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“One day I want my own HVAC business. Heating, Ventilating and Air Conditioning is cool and the money is good. After finishing my E.C. Goodwin Technical School classes and getting my license I want to work for an HVAC company while earning my Associates Degree before starting my own company.”

Keianna Foreshaw’s goals don’t end there. She also wants to use her own business to attract more women and minorities to the field. “At first I wasn’t sure I wanted to stay in HVAC because there were only two girls in my class and I was also the only African American.”

Keianna just completed her second summer in the Human Resources Agency of New Britain, Inc.’s (HRA) Summer Youth Employment Program. This summer she took the Entrepreneur Workshop to help her solidify her career goals. Workshop students selected a business they would like to own, researched it and wrote a basic business plan. They also visited local companies to learn more about how they are run. Keianna’s business plan presentation won first prize in the closing ceremonies last week.

The theme for the 2012 Summer Youth Program was “Jobs for Young People Today Mean Brighter Futures Tomorrow.” HRA’s program was made possible by Capital Workforce Partners, with generous funding from the State of Connecticut and the American Savings Foundation.”

Other students held a variety of subsidized employment positions in many types of businesses – from farm hands, to clerks, to warehousing and manufacturing assistants, to kitchen assistants, to retail, to graphic design, to counselors and teaching assistants. Employers included Stew Leonard’s, Marshalls, Avery’s Soda, Urban Oaks, CW Resources, CCSU, Consolidated School District of New Britain, Community Health Care, the City of New Britain and others.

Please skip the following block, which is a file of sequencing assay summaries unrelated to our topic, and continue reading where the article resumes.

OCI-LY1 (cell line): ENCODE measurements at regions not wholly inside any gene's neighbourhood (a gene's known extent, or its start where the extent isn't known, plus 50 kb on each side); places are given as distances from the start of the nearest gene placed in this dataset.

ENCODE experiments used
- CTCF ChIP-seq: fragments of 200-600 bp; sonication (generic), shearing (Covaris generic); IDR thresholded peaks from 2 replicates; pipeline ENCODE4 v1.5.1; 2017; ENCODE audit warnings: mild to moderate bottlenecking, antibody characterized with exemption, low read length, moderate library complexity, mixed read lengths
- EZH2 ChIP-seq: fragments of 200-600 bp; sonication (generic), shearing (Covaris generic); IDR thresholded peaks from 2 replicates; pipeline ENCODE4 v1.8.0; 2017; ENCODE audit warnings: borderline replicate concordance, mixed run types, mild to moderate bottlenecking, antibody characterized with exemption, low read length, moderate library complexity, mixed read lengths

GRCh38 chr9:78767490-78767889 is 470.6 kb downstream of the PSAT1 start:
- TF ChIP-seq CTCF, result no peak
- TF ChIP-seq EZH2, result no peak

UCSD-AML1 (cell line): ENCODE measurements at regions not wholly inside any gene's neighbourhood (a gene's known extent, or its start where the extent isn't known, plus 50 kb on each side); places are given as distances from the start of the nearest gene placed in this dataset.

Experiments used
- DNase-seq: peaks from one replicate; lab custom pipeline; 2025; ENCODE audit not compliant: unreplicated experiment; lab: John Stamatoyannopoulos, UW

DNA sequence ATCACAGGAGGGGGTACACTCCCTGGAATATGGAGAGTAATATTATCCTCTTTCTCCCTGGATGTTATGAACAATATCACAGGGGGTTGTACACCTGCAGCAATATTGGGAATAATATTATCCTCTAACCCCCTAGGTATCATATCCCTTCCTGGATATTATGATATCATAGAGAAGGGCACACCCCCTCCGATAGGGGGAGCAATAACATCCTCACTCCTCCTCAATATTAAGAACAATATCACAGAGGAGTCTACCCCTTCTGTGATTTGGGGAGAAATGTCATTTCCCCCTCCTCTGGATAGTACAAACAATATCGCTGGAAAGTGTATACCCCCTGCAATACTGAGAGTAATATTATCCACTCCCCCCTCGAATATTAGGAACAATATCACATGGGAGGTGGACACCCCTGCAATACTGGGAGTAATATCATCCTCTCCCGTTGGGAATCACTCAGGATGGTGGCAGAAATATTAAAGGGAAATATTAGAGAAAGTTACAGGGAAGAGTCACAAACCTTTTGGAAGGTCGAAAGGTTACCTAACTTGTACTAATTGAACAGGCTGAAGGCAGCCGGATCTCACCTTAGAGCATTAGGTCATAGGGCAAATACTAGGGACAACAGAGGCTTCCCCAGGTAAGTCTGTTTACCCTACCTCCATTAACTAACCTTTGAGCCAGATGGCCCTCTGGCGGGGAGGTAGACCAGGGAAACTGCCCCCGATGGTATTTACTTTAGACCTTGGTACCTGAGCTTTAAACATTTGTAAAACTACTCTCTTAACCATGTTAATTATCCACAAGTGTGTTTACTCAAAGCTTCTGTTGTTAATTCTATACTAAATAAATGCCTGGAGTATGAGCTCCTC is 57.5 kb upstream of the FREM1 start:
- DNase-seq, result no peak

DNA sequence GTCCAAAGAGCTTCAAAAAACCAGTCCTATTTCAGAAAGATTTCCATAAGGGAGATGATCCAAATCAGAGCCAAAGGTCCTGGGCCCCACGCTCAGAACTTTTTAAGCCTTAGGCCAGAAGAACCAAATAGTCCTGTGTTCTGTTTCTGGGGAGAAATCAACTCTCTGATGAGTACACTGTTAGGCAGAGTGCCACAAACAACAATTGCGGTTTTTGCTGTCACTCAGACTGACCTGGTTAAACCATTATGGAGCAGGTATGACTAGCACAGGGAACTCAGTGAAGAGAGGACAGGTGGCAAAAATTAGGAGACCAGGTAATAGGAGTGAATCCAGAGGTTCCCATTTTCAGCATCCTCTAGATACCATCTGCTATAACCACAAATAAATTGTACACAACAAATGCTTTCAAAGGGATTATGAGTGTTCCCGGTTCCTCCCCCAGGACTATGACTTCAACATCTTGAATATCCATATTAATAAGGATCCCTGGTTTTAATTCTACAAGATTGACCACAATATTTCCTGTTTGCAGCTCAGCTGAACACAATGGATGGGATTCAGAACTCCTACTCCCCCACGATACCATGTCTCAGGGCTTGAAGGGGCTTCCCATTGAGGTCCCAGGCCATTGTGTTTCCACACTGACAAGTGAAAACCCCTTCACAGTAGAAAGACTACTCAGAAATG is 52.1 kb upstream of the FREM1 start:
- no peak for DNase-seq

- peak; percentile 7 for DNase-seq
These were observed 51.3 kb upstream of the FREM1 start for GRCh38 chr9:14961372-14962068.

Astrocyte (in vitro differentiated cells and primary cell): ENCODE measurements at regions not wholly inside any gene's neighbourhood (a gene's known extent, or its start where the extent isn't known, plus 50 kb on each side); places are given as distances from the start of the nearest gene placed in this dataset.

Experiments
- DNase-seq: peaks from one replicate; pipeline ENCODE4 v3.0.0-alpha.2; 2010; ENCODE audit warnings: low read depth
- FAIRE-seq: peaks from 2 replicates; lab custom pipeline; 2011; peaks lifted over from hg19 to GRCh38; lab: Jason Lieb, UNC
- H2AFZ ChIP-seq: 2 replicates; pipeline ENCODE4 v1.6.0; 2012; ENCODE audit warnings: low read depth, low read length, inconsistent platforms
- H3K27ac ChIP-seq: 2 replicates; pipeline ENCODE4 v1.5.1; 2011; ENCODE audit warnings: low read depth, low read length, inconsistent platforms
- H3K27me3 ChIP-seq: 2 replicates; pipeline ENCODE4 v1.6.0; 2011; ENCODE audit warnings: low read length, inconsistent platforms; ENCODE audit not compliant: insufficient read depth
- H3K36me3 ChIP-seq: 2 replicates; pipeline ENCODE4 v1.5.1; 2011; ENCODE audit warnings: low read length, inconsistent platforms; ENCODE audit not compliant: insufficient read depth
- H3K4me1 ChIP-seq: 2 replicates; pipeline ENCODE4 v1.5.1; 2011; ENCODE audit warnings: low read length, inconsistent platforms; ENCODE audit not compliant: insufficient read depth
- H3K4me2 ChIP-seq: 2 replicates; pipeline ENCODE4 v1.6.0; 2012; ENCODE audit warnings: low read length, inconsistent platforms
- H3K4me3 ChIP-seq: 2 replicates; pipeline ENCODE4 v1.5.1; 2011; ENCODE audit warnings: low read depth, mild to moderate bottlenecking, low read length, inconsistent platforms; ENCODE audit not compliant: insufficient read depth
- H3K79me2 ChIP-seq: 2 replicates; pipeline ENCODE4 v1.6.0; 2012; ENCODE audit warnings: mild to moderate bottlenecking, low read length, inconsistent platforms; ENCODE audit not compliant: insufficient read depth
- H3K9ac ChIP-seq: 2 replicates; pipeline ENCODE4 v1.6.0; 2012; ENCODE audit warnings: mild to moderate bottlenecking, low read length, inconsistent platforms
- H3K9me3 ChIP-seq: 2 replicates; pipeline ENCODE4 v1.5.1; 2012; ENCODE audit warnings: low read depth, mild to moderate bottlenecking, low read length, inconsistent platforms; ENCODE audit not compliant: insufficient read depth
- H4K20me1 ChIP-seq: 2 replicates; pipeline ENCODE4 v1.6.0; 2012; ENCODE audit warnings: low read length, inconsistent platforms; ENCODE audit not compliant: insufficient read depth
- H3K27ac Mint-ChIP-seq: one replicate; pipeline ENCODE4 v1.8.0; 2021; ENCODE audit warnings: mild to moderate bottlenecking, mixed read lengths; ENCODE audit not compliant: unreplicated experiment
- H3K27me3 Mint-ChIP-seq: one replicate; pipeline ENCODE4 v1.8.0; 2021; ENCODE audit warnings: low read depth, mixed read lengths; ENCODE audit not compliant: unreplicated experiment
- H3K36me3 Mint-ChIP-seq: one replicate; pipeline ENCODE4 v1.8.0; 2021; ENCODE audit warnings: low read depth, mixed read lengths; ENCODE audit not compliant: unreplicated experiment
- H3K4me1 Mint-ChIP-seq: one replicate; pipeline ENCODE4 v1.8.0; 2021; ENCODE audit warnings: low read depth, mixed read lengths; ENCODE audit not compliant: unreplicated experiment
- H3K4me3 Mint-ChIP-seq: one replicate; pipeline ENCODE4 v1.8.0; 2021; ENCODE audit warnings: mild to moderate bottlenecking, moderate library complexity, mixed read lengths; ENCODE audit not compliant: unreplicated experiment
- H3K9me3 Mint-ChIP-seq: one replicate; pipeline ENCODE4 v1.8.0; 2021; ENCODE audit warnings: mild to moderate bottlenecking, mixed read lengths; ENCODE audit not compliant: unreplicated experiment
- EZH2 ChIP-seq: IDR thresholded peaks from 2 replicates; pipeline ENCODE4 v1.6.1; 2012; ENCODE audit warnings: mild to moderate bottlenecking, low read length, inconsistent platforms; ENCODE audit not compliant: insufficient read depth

A growing number of employers have worked with HRA on this program for several years. They have taken on students with subsidized employment and then hired some for regular employment at the end of the program. Two examples are Marshall’s and Stew Leonard’s. This past summer Marshall’s took 15 students; hired 5 for regular employment and asked 6 to return for seasonal employment. Stew Leonard’s took 3 students and hired all 3 for regular employment.

Rafael Barros was new to the program and learned he might like to go into counseling, teaching or another field where he can work with kids. “This experience was eye-opening for me. Before this summer I hadn’t been exposed to much in the world. Now I see there is so much more out there – so much more to do and learn. I never thought I would be good working with kids. As a Counselor-in-Training at the Boys and Girls Club I learned that I am. I also liked learning how to manage money so I can live more comfortably.”

Participating summer youth are either in high school or just graduated in June. All are low-income teens who are looking for some guidance, experience and a chance to succeed. One hundred (100) students completed the 2012 summer program – 90% are returning to high school and 10% just graduated and are enrolled to start college.

According to Leticia Mangual, Director of HRA’s Youth Services Program, “This year’s students are motivated, analytical and seriously interested in their future careers. They learned about their career competencies and they focused on their jobs. They especially liked the financial literacy section. Equally important, they learned what type of work they do and don’t want to do.”

Issac Smith learned about customer service skills, logic, responsibility and team work. “My first real job was working at Avery’s Beverages. It was fun and I’d like to keep working there if possible. I also learned that I might like to go into sales – maybe selling water or other natural resources. Thank you, HRA – this summer kept me from hanging out with nothing to do. Now I’m thinking about what I would like to do in the future.”